After working so hard in the heat for a few hours, my feet were throbbing as though they were on fire. I was exhausted from the heat. I couldn’t weave until the next day, Saturday August 11. I gave up going to 2 social things that I had scheduled. I decided that if Christ came back that day, He was just gonna have to wait while I finished up this piece of weaving!


Yeah I know, these pictures are kinda dark. Either I have blnding glare or I am in strong shade for pictures on looms on my front porch.

I got a brighter picture inside the house with the loom leaning up awkwardly against a wall.


Hopefully, I will get more woven today. By 3pm it will only be 90*F. That isn’t as bad as it could be. I have cold ice water to drink as it melts from the freezer and from cold bottled water sitting in the fridge.

Tour de Fleece 2018 part 2

The Tour de France started this year on July 7 and ended on July 29. Of course I had to spin my wheel along with those who were racing, though I really do it in in effort to get a huge amount of spinning done.


This year, I was able to spin a total of 3,993 yards including plying. If plying is not to be added, then I spun 2,199 yards. And I spun just a little over 3.8 pounds of fiber. Of course I was trying to spin thicker yarns on purpose which helps to do more fiber. I spun it all this year on my Louet S10 Concept Wheel, mainly using the jumbo flyer and bobbin.
Either way its counted, I think I did all right.


I admit my total yardage could have been much more. I was a bit distracted. These lovely spattered and hand painted Lincoln locks caught my attention and I couldn’t resist stopping all the power spinning I was doing and combing the locks in my big combs to blend the colors. I hope to use these for tapestry weaving.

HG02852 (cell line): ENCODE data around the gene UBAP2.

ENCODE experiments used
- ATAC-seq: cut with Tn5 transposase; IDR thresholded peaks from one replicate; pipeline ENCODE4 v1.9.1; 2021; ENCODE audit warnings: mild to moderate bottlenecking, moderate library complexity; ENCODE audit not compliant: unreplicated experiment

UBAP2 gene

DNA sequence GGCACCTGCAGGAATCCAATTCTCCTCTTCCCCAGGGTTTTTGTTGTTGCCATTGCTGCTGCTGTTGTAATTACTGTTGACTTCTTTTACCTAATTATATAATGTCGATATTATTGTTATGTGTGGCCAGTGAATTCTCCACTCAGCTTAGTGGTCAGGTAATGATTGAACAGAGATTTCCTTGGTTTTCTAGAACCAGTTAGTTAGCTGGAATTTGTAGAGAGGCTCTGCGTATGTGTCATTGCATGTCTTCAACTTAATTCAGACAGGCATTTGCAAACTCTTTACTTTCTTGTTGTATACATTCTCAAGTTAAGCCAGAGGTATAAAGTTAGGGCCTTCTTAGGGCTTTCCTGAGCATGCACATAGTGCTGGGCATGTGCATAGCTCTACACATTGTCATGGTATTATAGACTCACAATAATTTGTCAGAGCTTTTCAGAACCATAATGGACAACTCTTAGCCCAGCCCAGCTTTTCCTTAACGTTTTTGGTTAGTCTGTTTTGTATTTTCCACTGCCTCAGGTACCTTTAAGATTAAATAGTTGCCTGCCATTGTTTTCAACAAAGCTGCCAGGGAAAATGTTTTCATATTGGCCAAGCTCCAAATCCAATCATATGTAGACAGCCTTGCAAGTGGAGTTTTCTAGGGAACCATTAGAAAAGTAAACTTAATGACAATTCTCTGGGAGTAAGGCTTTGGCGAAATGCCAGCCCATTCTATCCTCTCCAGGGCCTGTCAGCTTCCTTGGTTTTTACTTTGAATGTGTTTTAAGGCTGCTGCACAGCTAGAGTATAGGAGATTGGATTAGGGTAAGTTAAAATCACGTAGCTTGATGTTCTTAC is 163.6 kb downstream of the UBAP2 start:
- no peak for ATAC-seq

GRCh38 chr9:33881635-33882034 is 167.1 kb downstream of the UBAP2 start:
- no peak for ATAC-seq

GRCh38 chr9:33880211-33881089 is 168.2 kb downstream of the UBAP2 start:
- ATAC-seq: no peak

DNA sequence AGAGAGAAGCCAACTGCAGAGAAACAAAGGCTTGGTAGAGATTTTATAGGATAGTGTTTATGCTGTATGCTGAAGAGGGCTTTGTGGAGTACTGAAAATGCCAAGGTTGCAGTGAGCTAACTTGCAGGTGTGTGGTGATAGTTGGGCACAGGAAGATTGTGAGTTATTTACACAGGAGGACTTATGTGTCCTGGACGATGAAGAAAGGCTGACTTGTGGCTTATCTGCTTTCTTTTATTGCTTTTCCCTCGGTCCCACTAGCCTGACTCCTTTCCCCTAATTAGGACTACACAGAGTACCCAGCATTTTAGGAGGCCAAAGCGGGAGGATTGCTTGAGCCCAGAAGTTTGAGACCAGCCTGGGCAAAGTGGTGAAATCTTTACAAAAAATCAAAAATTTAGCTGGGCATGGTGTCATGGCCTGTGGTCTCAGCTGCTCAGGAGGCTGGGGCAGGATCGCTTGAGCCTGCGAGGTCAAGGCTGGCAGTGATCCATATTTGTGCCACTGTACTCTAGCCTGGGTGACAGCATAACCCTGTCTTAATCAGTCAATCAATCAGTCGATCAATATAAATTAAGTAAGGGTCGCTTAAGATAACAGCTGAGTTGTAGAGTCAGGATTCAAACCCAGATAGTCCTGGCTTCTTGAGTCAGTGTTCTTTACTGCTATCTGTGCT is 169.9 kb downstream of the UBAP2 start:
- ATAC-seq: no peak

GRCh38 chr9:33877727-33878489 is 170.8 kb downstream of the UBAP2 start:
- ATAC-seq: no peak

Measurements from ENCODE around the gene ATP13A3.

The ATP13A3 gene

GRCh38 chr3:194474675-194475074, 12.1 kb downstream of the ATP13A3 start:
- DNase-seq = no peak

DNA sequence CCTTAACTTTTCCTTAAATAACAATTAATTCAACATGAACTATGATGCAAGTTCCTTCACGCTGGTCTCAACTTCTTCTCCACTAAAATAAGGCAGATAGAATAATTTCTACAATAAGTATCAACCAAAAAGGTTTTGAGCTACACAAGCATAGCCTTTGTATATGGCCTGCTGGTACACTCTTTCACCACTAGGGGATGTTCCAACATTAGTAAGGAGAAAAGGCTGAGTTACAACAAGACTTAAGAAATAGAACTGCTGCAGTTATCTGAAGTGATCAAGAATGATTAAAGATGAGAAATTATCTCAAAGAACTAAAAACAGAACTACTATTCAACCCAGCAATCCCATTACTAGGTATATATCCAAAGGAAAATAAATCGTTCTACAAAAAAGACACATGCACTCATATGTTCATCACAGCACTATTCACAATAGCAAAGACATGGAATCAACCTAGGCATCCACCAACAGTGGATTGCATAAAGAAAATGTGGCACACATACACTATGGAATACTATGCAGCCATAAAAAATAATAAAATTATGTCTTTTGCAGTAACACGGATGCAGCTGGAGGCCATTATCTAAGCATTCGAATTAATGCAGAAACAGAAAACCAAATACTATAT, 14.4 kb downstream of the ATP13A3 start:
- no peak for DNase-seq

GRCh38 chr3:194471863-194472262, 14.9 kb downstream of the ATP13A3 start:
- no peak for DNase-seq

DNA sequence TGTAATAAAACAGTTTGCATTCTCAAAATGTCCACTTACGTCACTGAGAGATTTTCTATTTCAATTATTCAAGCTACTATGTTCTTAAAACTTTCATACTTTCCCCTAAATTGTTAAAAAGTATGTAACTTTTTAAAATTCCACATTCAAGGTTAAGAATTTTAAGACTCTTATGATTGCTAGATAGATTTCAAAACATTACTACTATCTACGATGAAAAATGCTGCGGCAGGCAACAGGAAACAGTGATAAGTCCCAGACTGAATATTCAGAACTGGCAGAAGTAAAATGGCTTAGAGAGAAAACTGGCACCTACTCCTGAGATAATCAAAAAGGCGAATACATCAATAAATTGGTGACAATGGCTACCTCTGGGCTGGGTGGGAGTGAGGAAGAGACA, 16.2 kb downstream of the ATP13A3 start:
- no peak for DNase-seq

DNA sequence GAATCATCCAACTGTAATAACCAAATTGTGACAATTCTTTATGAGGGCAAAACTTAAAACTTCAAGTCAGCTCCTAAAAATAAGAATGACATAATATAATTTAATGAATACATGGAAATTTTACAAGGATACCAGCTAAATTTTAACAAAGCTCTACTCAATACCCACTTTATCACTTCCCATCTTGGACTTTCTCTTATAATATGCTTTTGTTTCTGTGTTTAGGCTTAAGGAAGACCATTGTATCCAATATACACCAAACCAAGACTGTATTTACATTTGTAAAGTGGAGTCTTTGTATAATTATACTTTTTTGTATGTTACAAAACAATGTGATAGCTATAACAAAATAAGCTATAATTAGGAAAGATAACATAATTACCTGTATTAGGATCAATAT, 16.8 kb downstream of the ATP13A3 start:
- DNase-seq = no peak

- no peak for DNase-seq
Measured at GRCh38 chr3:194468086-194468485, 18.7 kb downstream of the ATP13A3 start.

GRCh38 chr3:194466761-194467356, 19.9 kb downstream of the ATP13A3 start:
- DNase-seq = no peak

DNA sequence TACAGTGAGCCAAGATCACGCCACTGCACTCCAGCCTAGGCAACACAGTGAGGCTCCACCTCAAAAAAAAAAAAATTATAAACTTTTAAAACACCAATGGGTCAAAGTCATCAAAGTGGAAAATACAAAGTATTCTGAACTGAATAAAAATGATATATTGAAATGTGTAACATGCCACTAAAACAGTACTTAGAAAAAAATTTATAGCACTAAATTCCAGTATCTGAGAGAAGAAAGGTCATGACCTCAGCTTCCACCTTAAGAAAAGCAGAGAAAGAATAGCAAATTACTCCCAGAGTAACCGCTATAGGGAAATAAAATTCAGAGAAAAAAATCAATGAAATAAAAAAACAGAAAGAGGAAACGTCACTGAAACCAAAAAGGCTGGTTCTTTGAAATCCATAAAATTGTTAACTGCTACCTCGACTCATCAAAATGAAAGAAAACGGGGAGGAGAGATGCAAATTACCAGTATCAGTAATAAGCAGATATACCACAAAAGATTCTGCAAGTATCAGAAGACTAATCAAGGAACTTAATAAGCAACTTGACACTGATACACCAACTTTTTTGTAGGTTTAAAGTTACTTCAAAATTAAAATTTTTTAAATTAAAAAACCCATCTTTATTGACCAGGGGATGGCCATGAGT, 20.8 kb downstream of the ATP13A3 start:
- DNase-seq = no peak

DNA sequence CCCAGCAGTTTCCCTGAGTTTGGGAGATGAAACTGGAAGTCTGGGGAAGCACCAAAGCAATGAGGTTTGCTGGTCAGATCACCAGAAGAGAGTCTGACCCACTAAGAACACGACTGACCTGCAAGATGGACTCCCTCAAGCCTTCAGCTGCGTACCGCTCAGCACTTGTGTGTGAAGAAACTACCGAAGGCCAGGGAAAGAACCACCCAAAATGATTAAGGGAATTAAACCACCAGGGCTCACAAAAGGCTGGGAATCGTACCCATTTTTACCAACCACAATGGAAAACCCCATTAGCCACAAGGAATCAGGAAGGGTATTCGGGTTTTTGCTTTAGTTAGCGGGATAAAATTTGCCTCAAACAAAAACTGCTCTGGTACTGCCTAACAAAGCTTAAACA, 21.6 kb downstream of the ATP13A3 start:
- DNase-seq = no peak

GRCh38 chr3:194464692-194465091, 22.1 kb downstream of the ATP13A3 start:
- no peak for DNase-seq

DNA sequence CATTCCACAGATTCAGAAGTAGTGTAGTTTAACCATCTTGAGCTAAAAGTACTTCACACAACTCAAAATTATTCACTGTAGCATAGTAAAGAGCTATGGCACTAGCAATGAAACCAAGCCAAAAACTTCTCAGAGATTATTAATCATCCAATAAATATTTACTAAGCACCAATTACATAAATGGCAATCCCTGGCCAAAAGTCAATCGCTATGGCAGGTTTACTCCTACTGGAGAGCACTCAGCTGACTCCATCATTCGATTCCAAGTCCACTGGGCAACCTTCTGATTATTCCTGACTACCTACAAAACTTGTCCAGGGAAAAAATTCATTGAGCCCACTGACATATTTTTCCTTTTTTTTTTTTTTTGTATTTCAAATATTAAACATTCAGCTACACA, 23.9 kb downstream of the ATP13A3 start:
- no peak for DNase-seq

I hadn’t ever tried spinning locks of wool that had more than 1 color down the length of them, and I was amazed that with just a few passes of the fiber back and forth from one comb to the other, how homogenized the color became for that one combful!


Other parts of the spinning for the Tour de Fleece went very quickly for me. I found with spinning thicker, I could spin up an entire 4 ounces in a few hours, and then ply it the next day. Of course, I was plying from both ends of a center pull ball so then I had no leftover yarn wasted on a singles bobbin, which seems to suit my sense of completion. I hate having leftover singles yarn like that; handspun yarn is too preciuous to waste!


So the day after the Tour had ended, I just had to start soaking, drying and blocking all this wonderful yarn!

So here is some eye candy for all of you yarn and fiber lovers!

I soaked and rinsed other yarns too in order to get ready for some weaving I have long planned. But that will be another blog post as I get to the weaving.

Spinning and weaving are such tactile experiences. Its wonderful to see and feel the fiber and yarns moving through your fingers, and watching the colors pour out onto your loom or bobbin.

I hope you have all enjoyed the little yarn tour of my Tour de Fleece experience. I had fun and I hope you got some thrills out of seeing all the colorful yarns I made! 😍

Tour de Fleece 2018

Today is the first day of Tour de France 2018. Its also the first day of Tour de Fleece 2018 on the Ravelry website. The Tour started today and will run until July 29th.

The idea is that while the bike racers spin thier wheels racing, we as spinners spin our wheels or handspindles.